2. The plaintiffs went in appeal to the Court of the District Judge. We have not found it at all easy to determine what the District Judge is to be understood as having decided. He certainly has not dealt with the difficult question of law which arises on the first Court's finding that the equity of redemption under the mortgage of December the 1st, 1870, had been completely acquired by the defendant. Indeed he purports to reverse that finding. He says in so many words that the defendant has not purchased the whole of the equity of redemption; and, in another portion of his judgment, that some part of the mortgagor's equity of redemption is still with the plaintiffs. If we felt able to treat these expressions of opinion by the learned District Judge as clear findings of fact, we should have to accept them as decisive of this suit. It seems to us, however, that they proceed in part upon an erroneous view of the effect of a particular finding recorded in a suit between Musammat Turab-un-nissa and the present defendant, to which we shall have to refer at greater length. In part also they are based upon certain arguments as to an apparent discrepancy: between the area shown in the two documents of title produced by the defendant with regard to that portion of the mortgaged property which is situated in a village called Dhelawal. These arguments we find ourselves quite unable to follow; indeed the learned Advocate for the respondents could only suggest that there must be some clerical error, either in the judgment of the learned District Judge, or in the documents referred td by him. We are not prepared, therefore, to deal with the case on this basis, that the appeal of the-defendant is concluded by any finding of fact recorded by the lower Appellate Court. The judgment of that Court has not, as a matter of fact, been supported before us on the grounds on which it proceeds. We have, however, been asked to hold that, in any case, the decision of the Court of first instance, according to which the liability of the defendant in respect of the annuity claimed came to an end on the 16th of November 1913, is unsustainable upon legal grounds, in view of the results of the previous litigation in which these same parties had been concerned. We feel that this is substantially the point with which we have to deal.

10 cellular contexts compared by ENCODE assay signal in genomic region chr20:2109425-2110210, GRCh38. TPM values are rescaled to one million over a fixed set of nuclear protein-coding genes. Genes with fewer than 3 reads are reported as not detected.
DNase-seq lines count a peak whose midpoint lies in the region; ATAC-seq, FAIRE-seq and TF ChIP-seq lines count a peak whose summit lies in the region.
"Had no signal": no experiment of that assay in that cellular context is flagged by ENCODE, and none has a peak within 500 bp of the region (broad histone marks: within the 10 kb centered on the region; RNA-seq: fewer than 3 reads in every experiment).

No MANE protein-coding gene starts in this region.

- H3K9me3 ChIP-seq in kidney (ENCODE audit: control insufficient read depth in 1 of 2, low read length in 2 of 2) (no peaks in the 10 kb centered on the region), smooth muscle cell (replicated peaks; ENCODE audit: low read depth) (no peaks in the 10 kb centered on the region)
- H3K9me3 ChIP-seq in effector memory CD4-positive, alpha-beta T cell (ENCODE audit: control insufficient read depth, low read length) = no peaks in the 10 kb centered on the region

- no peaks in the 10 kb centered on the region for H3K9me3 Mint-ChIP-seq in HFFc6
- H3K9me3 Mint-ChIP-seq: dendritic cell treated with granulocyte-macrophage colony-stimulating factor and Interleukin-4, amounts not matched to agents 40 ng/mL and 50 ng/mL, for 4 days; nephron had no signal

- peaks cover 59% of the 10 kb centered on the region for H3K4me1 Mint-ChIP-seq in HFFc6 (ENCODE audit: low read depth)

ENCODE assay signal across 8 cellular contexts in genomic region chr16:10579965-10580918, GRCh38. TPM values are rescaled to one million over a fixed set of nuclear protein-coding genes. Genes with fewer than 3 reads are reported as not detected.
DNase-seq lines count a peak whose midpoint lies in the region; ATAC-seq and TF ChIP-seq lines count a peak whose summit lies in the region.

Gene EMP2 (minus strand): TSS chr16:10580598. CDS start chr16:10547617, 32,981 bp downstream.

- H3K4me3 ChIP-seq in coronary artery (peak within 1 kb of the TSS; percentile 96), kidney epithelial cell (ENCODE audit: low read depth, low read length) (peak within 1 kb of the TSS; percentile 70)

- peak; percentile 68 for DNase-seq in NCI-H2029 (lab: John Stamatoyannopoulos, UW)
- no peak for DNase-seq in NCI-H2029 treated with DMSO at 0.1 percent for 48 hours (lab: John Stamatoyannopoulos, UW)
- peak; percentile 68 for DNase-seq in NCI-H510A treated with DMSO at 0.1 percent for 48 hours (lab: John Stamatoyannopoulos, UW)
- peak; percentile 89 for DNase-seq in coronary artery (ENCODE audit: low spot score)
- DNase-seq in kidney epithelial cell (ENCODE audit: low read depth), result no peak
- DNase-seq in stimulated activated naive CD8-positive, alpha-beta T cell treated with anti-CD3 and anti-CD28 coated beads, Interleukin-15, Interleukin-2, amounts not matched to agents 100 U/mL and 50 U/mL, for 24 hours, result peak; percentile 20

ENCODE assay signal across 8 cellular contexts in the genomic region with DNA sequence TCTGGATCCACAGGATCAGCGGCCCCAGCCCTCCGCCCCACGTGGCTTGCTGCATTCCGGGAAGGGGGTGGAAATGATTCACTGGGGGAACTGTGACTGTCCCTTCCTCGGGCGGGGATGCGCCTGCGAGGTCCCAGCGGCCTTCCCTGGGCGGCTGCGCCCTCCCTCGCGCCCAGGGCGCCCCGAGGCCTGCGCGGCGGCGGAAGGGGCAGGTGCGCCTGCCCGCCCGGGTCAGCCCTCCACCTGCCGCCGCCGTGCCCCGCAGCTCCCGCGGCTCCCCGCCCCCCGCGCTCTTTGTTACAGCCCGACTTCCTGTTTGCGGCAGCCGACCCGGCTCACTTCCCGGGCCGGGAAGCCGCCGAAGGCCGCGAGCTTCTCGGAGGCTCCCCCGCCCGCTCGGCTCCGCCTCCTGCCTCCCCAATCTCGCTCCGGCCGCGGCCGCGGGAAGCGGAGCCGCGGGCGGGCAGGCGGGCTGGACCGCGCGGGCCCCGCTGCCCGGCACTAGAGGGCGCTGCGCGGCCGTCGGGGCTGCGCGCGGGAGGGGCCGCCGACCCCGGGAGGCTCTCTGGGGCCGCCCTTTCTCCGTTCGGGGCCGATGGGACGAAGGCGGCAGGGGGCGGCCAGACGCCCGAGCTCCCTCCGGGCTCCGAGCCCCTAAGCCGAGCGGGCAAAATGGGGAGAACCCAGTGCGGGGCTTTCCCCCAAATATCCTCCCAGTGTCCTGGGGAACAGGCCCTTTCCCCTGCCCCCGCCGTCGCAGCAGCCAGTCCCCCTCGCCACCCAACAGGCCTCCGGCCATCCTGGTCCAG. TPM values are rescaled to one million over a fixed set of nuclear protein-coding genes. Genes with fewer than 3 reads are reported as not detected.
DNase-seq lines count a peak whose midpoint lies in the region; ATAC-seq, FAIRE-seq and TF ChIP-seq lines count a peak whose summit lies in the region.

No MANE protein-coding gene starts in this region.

3. The mortgage of December, the 1st, 1870, containing curious provisions, as to the reservation of an annuity in favour, of the mortgagor Maujud Ali Shah and his wife Abadi Begum, was eminently calculated to lead to misunderstanding and litigation between the parties concerned. The records of this Court show that it has had that result. What we are concerned with at present is a suit instituted in the year 1909 by Musammat Turab-un-nissa, the predecessor-in-title of the present plaintiffs. That was a suit against the same defendant who is now the appellants before us, and it is not denied that whatever was decided in that litigation is binding, upon the parties to the present suit. Musammat Turab-un-nissa claimed to be entitled to recover from this defendant, as mortgagee in possession of the property, referred to in the deed of December the 1st, 1870, a large sum of money on account of the arrears of the annuity thereby reserved. Her claim was based upon the allegation that she was the heir of the original mortgagor Maujud Ali Shah. The allegation was contested, but was finally decided in her favour after an order of remand by this Court. The principal defence to that suit was that the proprietary rights of Maujud Ali Shah in all the lands affected by the mortgage in question had been sold at successive auction sales in execution of decrees. It was contended that inasmuch as no portion of the equity of redemption in the mortgaged property remained vested in Maujud Ali Shah, or in Musammat-Turab-un-nissa as his heir, it followed that no claim on account of this annuity, or malikana allowance was maintainable by the then plaintiff. This point was dealt with by the learned Subordinate Judge who first decided that case on the 16th of December 1909, and whose judgment is on the record now before us. The 7th issue framed by him was 'whether the equity of redemption has been sold? If so, what is its effect?' On this he found, to begin with, that only a portion of the equity of redemption had been sold. He then went on to, say, referring to certain previous litigation which had taken place between the present defendant on the one side and the auction-purchaser of a portion of the equity o redemption on the-other, that the right to receive this allowance was not saleable and Would not have passed to the auction-purchasers at any of the auction-sales. He decreed Musummat Turab-un-nissa's claim as brought. There was an appeal to the Court of the District Judge and the judgment of that Court is dated September the 12th, 1910 : It is clear that before the District Judge the defendant then took the point that the whole of the equity of redemption in the mortgaged property had, as a matter of fact; been sold and no longer belonged to Maujud Ali Shah or his heirs, and from this allegation of fast asked the Court to draw the conclusion that Musammat Turab-un-nissa, as heir of Maujud Ali Shah, had no right to claim any portion of this annuity. The learned District Judge dealt with this plea on the assumption that the whole of the equity of redemption had as a matter of fact been sold prior to the institution of that suit. There has been some argument before us as to whether his remarks on this point can be treated as representing admissions made by both the parties at the hearing of the appeal, or findings of fact binding upon the parties. It was certainly the case for the present defendant, both in the suit brought by Musammat Turab-un-nissa and in the present suit, that the proprietary rights of Maujud Ali Shah in respect of all the property which formed the subject-matter of the mortgage of December the 1st, 1870, had been put up for sale in successive execution proceedings and had entirely passed into the bands of various auction-purchasers. In the case now before us the learned Munsif has found that this is what had taken place, and he gives certain dates according to which the last fragment of his proprietary rights in the mortgaged property passed from the hands of Maujud Ali Shah at an auction-sale which took place on the 3rd of January 1873. It does not seem to us that this finding of fact was seriously challenged in the appeal before the District Judge, and in any case we think that the present defendant at any; rate has no ground for complaint if we assume the truth to be-what we think it actually was, namely, that the proprietary rights of Maujud Ali Shah had been entirely sold up and had passed into theft hands of various auction-purchasers longs before Musammat Turab-un-nissa instituted her suit in the year 1909.